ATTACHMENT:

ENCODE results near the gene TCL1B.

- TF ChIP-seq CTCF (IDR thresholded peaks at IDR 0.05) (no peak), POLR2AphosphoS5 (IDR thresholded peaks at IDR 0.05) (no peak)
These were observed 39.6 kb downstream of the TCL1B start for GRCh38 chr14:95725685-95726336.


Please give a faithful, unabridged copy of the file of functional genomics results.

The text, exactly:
ENCODE results near the gene TCL1B.

- TF ChIP-seq CTCF (IDR thresholded peaks at IDR 0.05) (no peak), POLR2AphosphoS5 (IDR thresholded peaks at IDR 0.05) (no peak)
These were observed 39.6 kb downstream of the TCL1B start for GRCh38 chr14:95725685-95726336.